Preservation is hot, but not all farmers are convinced

On The Farm

September 25, 2005|By STACY KAPER

As the final day of summer dawned last week, Shadow Springs Farm yielded the birth of a lean, white Charolais calf. Farmer J. Robert Tibbs Jr. checks on the calf throughout the day as he has done with scores of cattle on this land for nearly 30 years.

The cattle here will come and go, but Tibbs wants to preserve the Havre de Grace farm for generations to come. He has preserved the property through one of Harford County's agricultural land preservation programs.

This month the independent Farmland Preservation Report published a survey that found Harford is among the nation's leaders in farmland preservation. Harford has preserved 38,600 of 90,000 acres that are agriculturally assessed. The survey took into account land in local and state preservation programs, and acres preserved through transfer of development rights.

"It is so important for a county to preserve a rural character," said William Amoss, Harford County's agricultural land preservation program administrator. "It creates a very stable economic situation in the county when land does not need a lot of services."

In exchange for selling development rights, Tibbs will retain ownership and collect 50 percent or less of his property's value in installments and avoid capital gains taxes.

Changes in zoning, buying easements and the transfer of development rights have been the major agricultural land preservation methods in Maryland. It is too soon to judge their effectiveness, said Bruce Gardner, interim dean of the College of Agriculture and Natural Resources at the University of Maryland.

"The state of Maryland has been losing agricultural land for many years, mainly to suburban development. ... The question for the future is where to focus the state's resources," Gardner said.

Tibbs' story is similar to that of many farmers who have chosen to protect their land through local, state or other land trust preservation programs. He is approaching retirement, wants to continue the farming tradition, and doesn't have a family member or other benefactor to carry on the farm.

Riding on a green utility vehicle, Tibbs crosses to an adjacent patch of farmland he leases for corn production and pauses on a peak he said is the second-highest in the county.

Tibbs said he likes to sit and watch the hawks flying overhead and the deer in the field. With the vehicle's engine cut, there is little noise. It is a way of life he believes in.

"To me, that's part of farming. It's part of life. That's why it's in your blood. You don't hear any cars or trucks," he said.

Past the cornfields, single-family houses are sprouting up on what used to be Briney Farm. Tibbs and his wife, Judith, made an offer to buy the farm when the owner, Crawford Briney, died, but there was no way they could outbid developers, Tibbs said.

The houses' prices start in the low $600,000s, according to a billboard ad.

While the county is doing what it can to preserve agricultural land, it is not offering the farmer enough money to be viable, say some lawmakers, such as state Sen. J. Robert Hooper.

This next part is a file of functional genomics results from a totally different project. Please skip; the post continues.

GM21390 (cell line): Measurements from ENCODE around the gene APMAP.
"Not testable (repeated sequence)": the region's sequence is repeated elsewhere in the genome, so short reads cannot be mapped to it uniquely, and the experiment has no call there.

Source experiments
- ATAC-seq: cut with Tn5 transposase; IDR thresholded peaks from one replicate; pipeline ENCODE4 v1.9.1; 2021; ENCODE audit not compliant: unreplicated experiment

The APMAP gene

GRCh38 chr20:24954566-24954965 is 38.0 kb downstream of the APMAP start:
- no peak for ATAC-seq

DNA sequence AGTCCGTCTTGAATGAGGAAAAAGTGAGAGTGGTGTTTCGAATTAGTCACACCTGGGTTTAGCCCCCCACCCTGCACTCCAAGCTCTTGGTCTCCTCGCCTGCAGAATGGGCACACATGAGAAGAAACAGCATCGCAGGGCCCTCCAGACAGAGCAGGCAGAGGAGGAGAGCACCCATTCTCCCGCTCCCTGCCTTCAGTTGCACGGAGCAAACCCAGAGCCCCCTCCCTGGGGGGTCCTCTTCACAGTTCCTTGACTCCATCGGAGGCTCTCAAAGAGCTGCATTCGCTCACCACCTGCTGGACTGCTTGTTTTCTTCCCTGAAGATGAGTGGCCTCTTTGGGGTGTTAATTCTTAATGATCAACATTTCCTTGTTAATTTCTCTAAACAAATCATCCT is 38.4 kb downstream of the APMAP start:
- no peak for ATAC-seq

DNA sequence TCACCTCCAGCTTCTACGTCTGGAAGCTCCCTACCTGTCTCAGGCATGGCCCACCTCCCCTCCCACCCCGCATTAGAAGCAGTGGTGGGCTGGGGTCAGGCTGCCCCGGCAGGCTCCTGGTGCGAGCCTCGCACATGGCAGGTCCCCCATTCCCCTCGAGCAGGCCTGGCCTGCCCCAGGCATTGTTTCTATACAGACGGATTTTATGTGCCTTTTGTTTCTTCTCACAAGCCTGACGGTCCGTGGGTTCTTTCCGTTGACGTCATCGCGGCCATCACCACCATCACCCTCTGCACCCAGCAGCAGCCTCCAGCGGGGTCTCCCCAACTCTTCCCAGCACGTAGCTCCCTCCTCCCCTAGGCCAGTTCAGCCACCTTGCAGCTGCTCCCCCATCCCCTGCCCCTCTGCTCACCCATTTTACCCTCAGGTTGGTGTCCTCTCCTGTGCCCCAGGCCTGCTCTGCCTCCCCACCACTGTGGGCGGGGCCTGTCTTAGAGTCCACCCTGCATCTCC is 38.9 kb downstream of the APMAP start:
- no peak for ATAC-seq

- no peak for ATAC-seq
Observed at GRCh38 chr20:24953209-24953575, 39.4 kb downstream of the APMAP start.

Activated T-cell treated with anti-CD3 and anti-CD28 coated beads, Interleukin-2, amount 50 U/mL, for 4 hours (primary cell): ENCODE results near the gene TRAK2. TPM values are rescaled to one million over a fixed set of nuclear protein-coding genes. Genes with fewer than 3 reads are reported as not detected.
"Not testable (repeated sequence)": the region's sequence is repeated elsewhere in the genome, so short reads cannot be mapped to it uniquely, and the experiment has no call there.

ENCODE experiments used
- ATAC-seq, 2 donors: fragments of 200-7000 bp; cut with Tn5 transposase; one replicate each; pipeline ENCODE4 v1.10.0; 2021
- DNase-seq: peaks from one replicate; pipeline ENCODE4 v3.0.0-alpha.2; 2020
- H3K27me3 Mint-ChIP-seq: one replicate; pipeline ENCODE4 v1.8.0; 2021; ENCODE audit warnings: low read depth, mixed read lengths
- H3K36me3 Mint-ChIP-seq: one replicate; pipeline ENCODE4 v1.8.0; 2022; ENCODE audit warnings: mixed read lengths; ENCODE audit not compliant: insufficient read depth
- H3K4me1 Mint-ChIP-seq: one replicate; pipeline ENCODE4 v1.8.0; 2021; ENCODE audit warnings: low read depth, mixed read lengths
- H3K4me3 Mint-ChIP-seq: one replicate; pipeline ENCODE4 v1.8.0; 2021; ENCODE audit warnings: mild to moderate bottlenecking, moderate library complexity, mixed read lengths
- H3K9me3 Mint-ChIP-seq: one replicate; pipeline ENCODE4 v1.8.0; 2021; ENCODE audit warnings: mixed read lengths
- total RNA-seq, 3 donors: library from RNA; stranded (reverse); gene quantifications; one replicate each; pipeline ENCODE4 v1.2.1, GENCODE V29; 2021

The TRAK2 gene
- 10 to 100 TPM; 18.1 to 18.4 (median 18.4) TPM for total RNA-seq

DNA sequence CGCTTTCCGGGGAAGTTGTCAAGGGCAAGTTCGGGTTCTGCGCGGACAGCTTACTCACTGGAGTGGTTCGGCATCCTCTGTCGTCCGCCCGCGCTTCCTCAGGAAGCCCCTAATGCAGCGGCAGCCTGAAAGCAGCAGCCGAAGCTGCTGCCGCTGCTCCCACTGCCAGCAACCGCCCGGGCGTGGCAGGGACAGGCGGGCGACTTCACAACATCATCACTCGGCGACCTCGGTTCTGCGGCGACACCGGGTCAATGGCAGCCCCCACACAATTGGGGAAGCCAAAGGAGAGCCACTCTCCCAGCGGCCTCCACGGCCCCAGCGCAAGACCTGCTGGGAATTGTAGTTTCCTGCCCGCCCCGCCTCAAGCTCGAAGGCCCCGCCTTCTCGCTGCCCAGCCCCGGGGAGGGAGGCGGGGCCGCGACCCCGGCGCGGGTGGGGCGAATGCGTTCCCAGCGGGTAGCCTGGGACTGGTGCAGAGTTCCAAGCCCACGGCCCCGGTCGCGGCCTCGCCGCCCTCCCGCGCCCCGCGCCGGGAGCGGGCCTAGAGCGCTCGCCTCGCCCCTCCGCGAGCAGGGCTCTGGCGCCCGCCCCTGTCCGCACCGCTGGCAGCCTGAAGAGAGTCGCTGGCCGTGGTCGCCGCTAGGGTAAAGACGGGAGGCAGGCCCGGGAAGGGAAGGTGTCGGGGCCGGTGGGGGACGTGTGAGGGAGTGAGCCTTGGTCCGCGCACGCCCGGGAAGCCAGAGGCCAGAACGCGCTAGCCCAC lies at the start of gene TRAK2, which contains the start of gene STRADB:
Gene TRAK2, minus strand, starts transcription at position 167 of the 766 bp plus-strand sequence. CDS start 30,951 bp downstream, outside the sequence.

"When a developer offers $100,000 for a 1 1/2 - to 2-acre plot of land, the county can't compete with an offer of $4,000 to $5,000 per acre. The county is going to have to up the ante," said Hooper, a Harford Republican.

County funding comes from a real estate transfer tax. Rising real estate rates should bolster those returns, but Hooper said the General Assembly needs to allocate more state funding to preservation programs as well.

Even with a steady annual increase in county easements, some farmers are not convinced agricultural land preservation is the way to go.

Next to Shadow Springs Farm, Nolan Gallion and his son, Nolan Gallion Jr., are weighing options for their 100-acre cattle, hay and soybean farm. Gallion's 15-year-old grandson might not go into the family business.

While preservation is a good option for some farmers, "[it] locks you into one way of thinking. It's all in what you want and what you can or can't see in the extensive future of agriculture in this part [of the state]," Nolan Gallion Jr. said.

The Gallions said farming is tough financially and that most farmers must work outside jobs to acquire and maintain a farm.

Gallions' Farm has been their sole business since 1976. The Gallions have looked into county preservation programs but say easement offers are too far off the mark of property values, especially for farmers with no pension plans.

"I could sell 20 acres for 10 building lots for $3.5 million," Gallion said. "It's nice to have open land, but it don't put food on the table."

Developer Jim Lambdin, president of Lambdin Development, whose customers include commercial and residential builders in the area such as Ryan Homes, sees a place for preservation and development.

"I've never thought that preservation is in competition with development," said Lambdin, who also is a Cecil Land Trust board member.

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